In her quiet way, Katharine combined prayerful and total dependence on Divine Providence with determined activism. Her joyous incisiveness, attuned to the Holy Spirit, penetrated obstacles and facilitated her advances for social justice. Through the prophetic witness of Katharine Drexel's initiative, the Church in the United States was enabled to become aware of the grave domestic need for an apostolate among Native Americans and Afro-Americans. She did not hesitate to speak out against injustice, taking a public stance when racial discrimination was in evidence....
Katharine left a four-fold dynamic legacy to her Sisters of the Blessed Sacrament, who continue her apostolate today, and indeed to all peoples:
- her love for the Eucharist, her spirit of prayer, and her Eucharistic perspective on the unity of all peoples;
- her undaunted spirit of courageous initiative in addressing social iniquities among minorities — one hundred years before such concern aroused public interest in the United States;
- her belief in the importance of quality education for all, and her efforts to achieve it;
- her total giving of self, of her inheritance and all material goods in selfless service of the victims of injustice.
In the second reading of today's liturgy, the Apostle James rebukes the rich who trust in their wealth and treat the poor unjustly. Mother Katharine Drexel was born into wealth in Philadelphia in the United States. But from her parents she learned that her family's possessions were not for them alone but were meant to be shared with the less fortunate. As a young woman, she was deeply distressed by the poverty and hopeless conditions endured by many Native Americans and Afro-Americans. She began to devote her fortune to missionary and educational work among the poorest members of society. Later, she understood that more was needed. With great courage and confidence in God's grace, she chose to give not just her fortune but her whole life totally to the Lord.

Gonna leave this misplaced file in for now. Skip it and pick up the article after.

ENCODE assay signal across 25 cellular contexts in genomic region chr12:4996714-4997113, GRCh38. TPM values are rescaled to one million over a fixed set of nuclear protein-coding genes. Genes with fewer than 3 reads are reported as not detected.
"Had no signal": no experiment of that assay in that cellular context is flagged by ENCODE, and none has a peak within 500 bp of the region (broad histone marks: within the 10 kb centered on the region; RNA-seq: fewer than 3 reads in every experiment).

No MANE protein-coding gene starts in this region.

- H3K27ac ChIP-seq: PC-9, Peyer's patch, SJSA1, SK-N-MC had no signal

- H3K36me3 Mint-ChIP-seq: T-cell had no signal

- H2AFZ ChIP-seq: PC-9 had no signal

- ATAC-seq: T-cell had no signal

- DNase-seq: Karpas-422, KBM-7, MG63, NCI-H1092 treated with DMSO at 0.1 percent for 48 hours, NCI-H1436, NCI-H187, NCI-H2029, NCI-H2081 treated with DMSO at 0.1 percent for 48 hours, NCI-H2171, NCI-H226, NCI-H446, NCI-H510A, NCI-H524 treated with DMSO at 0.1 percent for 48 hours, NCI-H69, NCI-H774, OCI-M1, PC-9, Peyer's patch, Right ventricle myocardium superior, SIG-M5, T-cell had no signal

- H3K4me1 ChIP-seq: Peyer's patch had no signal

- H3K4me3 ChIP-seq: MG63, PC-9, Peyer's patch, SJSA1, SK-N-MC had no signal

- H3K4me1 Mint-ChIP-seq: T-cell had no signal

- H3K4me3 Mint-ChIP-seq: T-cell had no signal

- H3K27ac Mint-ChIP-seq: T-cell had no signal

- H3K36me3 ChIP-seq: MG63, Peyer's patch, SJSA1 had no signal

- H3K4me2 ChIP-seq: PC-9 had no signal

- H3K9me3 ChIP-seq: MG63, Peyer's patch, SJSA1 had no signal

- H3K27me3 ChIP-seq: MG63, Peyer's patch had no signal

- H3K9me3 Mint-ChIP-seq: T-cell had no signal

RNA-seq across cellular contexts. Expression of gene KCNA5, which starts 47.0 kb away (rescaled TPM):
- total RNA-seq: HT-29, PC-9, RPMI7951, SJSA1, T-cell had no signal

To her religious community, the Sisters of the Blessed Sacrament, she taught a spirituality based on prayerful union with the Eucharistic Lord and zealous service of the poor and the victims of racial discrimination. Her apostolate helped to bring about a growing awareness of the need to combat all forms of racism through education and social services. Katharine Drexel is an excellent example of that practical charity and generous solidarity with the less fortunate which has long been the distinguishing mark of American Catholics.On a historic note, St Kate is one of the few, if any, living persons for whom a parish was named in her lifetime.
May her example help young people in particular to appreciate that no greater treasure can be found in this world than in following Christ with an undivided heart and in using generously the gifts we have received for the service of others and for the building of a more just and fraternal world.
Well, sort of.
As she lived to 97, successive archbishops of Philadelphia wanted to give a sign of approbation to her repute for sanctity... but, clearly, couldn't open her cause as she lived. And so, both local parishes dedicated to St Catherine of Siena are actually entrusted to St "Katharine" -- the misspelling intentional in wink-nod honor of the mother-foundress.
A hometown church named for Drexel herself was finally founded in 1993.